In the case of Touga, it defaults him to a position of authority and respect; Touga would be unimpressed by a nice guy, and certainly surprised to see such a fellow leading the dueling game. Not only would a nice guy façade be nearly impossible to maintain around Anthy, it would again injure the authority being bad gives him. For Utena, he tones it down a bit, but he still makes sure there's a taboo about him; she knows he's engaged, and she stresses over it. Mrs. Ohtori's bears mentioning again, his being evil and dangerous is a selling point for her. Akio makes his being an unsavory character enticing, embracing the default perception people have that seductiveness is only seen from dangerous men. The only exception to this is Kanae, who seems to really think he's a great guy. Kanae is also the only person Akio distances himself from. This is no coincidence.

    The irony is women often set themselves up to be used by men like this because they're afraid of it. Their rabid denial of the perceived weakness of desiring evil men leaves them with an even larger vulnerability: the evil men themselves. Admitting you desire an Akio type kills a decent portion of the edge he had in using you. (Lucky for Akio he still has his sex skills, so Mrs. Ohtori loses regardless.) Pretending the trap isn't there, or that YOU would never fall for it, sets you up to do just that. A woman that realizes she would end up in that trap is better prepared to get out of it when she has to.

    Ages of society preach that lust and sexuality are sinful, desires to be brushed under the couch and never spoken of. With the frenzied dismissal of lust comes the dismissal of the men who would encourage or be the subject of it. Seductive and sexually powerful men will often gain the stigma of being 'evil', though they may not in reality hold a candle to what Akio does. This mode of thought has been bred in over time, and be it at birth or during development, women obtain an ability to separate men into two categories, whether they realize why or not. It's the man you marry, or the man you screw around on your husband with. It's socially acceptable to want one, and it's socially taboo to want the other.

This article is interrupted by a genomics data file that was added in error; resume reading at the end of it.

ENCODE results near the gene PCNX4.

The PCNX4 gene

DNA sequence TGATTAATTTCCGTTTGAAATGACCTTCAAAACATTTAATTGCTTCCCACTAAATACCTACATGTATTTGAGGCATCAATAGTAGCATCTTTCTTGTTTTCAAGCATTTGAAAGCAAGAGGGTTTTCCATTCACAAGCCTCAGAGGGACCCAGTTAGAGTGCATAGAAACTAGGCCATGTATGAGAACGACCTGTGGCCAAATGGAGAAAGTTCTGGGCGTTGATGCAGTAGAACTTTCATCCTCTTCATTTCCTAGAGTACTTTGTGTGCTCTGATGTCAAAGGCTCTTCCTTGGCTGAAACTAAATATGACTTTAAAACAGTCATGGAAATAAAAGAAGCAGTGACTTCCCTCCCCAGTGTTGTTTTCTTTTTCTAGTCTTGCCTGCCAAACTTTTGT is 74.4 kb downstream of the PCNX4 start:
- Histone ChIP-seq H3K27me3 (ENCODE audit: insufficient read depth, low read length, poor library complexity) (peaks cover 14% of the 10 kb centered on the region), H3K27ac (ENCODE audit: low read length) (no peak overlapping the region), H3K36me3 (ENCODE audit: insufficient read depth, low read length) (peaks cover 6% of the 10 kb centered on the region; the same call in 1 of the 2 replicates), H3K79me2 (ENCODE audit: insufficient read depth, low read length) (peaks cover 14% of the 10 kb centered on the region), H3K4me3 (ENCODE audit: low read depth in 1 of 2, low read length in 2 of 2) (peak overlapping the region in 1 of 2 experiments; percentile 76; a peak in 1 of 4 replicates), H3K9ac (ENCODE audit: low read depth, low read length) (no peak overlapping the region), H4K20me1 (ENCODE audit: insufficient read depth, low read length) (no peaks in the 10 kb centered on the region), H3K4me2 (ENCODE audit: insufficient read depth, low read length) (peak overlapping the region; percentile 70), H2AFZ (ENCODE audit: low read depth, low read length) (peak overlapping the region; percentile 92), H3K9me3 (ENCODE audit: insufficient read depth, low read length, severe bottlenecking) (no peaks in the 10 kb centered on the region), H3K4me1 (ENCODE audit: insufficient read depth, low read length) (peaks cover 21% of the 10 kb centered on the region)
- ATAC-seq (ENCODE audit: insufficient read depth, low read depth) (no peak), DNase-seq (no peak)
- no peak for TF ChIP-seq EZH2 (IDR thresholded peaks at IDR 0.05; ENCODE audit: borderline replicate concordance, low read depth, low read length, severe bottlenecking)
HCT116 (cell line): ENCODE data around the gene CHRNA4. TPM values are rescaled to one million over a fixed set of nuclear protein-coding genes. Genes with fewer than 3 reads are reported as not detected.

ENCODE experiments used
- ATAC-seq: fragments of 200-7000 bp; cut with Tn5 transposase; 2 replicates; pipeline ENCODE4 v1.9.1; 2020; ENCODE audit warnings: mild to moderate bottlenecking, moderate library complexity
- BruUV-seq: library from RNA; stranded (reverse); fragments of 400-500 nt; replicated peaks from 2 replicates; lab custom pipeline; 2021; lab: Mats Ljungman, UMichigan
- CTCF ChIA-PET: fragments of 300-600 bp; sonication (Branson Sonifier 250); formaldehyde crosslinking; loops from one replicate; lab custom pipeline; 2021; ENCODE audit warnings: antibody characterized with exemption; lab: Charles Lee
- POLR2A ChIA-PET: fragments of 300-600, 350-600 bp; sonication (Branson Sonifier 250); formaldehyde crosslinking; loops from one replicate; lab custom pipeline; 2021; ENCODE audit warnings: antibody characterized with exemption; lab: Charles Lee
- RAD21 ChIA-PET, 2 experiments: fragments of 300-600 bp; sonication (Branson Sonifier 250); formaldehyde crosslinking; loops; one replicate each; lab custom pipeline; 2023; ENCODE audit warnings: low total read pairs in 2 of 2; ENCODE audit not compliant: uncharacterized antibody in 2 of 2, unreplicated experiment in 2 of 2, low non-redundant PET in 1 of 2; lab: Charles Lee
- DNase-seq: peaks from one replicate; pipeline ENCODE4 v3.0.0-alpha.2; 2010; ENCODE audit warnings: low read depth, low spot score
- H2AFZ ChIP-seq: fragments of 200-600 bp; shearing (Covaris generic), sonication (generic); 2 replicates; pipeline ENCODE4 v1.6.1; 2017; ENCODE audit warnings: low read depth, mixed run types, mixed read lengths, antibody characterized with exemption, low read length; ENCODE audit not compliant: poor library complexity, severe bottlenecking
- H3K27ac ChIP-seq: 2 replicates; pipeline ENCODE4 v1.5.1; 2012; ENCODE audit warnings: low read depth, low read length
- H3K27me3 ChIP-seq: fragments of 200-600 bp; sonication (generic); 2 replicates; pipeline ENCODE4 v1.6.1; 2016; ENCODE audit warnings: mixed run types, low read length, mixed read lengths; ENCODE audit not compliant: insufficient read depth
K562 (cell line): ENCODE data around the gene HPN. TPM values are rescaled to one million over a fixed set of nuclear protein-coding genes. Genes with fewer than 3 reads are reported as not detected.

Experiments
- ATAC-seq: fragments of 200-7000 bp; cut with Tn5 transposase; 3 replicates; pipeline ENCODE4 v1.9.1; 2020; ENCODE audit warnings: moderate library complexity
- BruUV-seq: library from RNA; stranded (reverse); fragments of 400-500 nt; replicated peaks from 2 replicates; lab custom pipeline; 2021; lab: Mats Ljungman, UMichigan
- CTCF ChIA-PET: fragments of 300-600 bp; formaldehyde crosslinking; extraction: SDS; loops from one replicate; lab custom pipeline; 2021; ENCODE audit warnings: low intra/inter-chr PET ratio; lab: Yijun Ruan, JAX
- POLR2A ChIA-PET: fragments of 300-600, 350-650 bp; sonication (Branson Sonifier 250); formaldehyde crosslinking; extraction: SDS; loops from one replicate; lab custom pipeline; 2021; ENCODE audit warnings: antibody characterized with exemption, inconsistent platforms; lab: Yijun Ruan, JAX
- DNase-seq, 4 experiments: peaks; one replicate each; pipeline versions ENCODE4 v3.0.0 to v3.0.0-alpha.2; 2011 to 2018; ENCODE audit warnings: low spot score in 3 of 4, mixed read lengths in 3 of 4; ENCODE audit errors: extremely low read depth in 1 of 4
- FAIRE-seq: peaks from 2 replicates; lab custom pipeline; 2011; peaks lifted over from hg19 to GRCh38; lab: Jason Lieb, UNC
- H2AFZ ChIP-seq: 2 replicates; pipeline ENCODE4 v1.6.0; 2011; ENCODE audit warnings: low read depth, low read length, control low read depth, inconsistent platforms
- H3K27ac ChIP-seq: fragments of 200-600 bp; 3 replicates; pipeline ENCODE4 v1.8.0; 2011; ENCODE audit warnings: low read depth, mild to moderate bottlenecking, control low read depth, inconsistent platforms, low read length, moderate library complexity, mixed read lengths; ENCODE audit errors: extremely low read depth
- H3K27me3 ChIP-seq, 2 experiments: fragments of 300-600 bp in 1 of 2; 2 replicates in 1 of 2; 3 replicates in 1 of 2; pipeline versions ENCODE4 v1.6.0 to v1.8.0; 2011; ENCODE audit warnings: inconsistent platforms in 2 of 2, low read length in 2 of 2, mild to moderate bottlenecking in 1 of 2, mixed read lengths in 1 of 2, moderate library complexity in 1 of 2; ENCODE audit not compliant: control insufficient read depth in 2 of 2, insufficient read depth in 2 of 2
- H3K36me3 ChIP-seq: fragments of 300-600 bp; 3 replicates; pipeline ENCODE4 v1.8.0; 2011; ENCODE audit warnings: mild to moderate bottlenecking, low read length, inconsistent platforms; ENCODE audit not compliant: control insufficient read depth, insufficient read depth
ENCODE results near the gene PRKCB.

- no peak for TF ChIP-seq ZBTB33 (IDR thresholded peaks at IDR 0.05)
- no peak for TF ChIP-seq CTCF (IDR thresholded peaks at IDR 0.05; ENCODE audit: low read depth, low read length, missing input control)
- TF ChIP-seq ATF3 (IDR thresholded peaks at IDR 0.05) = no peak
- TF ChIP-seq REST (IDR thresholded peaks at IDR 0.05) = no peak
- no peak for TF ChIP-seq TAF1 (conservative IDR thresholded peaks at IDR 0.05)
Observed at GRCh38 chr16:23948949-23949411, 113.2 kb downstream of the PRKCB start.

Where this comes from is debatable; where it's nursed and encouraged is not. Women are women's harshest critics, and while the men in a woman's life could care less what kind of man she wants (unless it's them), the women will concern themselves with her private life as a hobby. A woman sleeping with a 'bad' type will, aside from the personal shame she more than likely feels, also face rejection and judgment among her peers. The irony being that most of those very same women would melt under the fingers of that very same man.

    This social issue exists among Revolutionary Girl Utena, fans as well, a scene that is overwhelmingly female. Fans of Miki and the princely Touga need not explain their fondness of the character, but an Akio fan or a Touga-as-he-actually-is fan will be questioned. Most watching the show do what they should do and reject Akio as disgusting, evil, and dangerous, but I'd put money on that if they ever ran into Akio, many of them would, like Utena, find themselves at a sudden loss for such evaluative thinking.

Personality + Relationship + Narrative + Miscellany + Music

Introduction + Characters + Reference + Submission

Go Home
Analysis of Utena + Empty Movement

Akio is no rapist, he is just an opportunist that makes his home a school full of emotionally compromised teenagers. This frame is actually pulled from the Metropolitan Museum of Art archives.
I considered making this a time gif that would occasionally flash Dios as having a ponytail. Then I got lazy.
I know this layout is sort of a spoiler, but so was the closing of the first season, so suck it.
This is far and away the most complex layout I have coded, and I know it does not look like it.
So are they waltzing or foxtrotting or what?
Because according to Ikuhara, if it were Akio, they would be doing the lambada.
These swords ended up looking like the crosses in Evangelion. I left it on purpose because hellz yeah.
I wanted this layout to look like a fairy tale. It ended up looking like a French textile exhibit. Oops.
Polly want some C4? Sorry, coding and Colbert do not mix.
It is March. It is snowing. It is Canada.
You know what is an awesome idea? Coding on your rag. That is smart.